While the future sometimes holds surprises, most things are fairly predictable, particularly when they are governed by rules (the legal system is a good example). It doesn’t take much prescience to look at a birther lawsuit and predict that it will be dismissed.
I think birthers and anti-birthers both approach a birther lawsuit with the presumption that the judge is competent and fair, particularly on the federal bench. The anti-birthers watch the cases proceed as we expect them to proceed and the decisions are what we expect them to be based on the facts and the law. Birthers, however, tend to interpret any fair application of the rules that goes in their favor as a sign that the judge is sympathetic to their case, and their ultimate loss (and they always lose) comes as a shock and evidence to them of a corrupt judiciary.
We get a taste of this in a comment yesterday from Orly Taitz about her FOIA case, Taitz v. Colvin:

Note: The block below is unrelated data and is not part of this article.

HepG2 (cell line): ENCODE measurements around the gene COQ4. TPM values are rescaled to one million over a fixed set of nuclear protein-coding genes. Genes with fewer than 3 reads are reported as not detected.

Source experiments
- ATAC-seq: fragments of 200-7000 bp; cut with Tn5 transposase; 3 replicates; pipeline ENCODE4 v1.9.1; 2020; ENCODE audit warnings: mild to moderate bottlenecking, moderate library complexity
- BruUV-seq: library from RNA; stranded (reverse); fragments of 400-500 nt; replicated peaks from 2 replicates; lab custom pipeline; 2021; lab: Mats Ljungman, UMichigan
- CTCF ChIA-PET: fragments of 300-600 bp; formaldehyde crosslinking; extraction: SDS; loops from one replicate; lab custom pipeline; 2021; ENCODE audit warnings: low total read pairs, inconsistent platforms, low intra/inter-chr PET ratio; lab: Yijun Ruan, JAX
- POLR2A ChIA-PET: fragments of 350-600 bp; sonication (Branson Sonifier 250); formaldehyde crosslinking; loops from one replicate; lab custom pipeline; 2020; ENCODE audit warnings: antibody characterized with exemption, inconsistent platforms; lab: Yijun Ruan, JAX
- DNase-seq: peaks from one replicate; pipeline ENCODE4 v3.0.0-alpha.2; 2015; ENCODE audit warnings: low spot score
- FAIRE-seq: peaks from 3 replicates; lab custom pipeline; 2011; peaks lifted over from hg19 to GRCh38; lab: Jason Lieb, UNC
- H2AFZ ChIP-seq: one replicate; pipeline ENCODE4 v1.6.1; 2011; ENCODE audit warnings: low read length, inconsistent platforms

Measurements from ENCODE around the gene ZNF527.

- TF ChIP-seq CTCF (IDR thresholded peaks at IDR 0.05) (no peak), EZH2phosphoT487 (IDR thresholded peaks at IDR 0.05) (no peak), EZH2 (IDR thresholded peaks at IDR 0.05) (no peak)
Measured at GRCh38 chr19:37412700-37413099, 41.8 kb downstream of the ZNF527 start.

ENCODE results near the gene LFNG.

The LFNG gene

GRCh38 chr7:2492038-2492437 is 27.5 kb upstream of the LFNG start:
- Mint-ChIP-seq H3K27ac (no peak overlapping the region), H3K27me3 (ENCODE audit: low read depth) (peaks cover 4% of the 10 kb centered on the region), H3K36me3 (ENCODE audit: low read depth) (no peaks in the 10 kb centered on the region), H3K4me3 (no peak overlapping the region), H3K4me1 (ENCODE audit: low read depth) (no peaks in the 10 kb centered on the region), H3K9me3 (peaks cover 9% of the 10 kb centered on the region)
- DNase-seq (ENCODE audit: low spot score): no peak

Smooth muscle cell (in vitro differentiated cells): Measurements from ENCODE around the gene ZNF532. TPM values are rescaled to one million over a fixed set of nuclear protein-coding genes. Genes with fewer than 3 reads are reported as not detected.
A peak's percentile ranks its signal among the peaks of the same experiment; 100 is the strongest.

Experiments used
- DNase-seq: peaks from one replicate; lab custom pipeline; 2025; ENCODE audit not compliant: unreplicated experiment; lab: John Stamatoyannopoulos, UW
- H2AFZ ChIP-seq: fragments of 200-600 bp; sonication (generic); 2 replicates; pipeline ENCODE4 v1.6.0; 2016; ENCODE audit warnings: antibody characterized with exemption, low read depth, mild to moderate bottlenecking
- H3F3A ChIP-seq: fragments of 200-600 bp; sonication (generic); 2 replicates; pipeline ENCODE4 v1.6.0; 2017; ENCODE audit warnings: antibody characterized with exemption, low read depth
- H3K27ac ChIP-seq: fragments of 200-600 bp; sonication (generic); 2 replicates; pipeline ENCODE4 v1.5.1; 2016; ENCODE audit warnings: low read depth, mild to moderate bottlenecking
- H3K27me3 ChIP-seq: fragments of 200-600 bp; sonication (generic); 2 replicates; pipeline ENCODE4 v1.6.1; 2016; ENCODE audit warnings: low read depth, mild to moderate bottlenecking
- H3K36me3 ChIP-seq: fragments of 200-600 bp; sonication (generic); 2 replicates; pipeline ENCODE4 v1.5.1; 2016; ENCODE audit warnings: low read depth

The judge can see through all the lying. The question is, whether she will withstand the pressure or whether she will fold.
I look forward to Wednesday’s decision in Taitz v. Democrat Party of Mississippi with quiet confidence. Taitz’ motion for remand back to state court will be denied. Certainly the claims against the Hawaii defendants will be dismissed for lack of personal jurisdiction over those defendants. Taitz’ motion for sanctions against the various opposition attorneys are silly, and will be denied. I expect the defense motions for judgment on the pleadings will be granted. This is all law and facts. About the only thing I don’t know is whether Leah Lax will be let go from the lawsuit—my guess is that she will.
What I do not know is what defendants will do in an attempt to extract their well-deserved pound of flesh from Taitz. That is up to them, and they may do what they choose.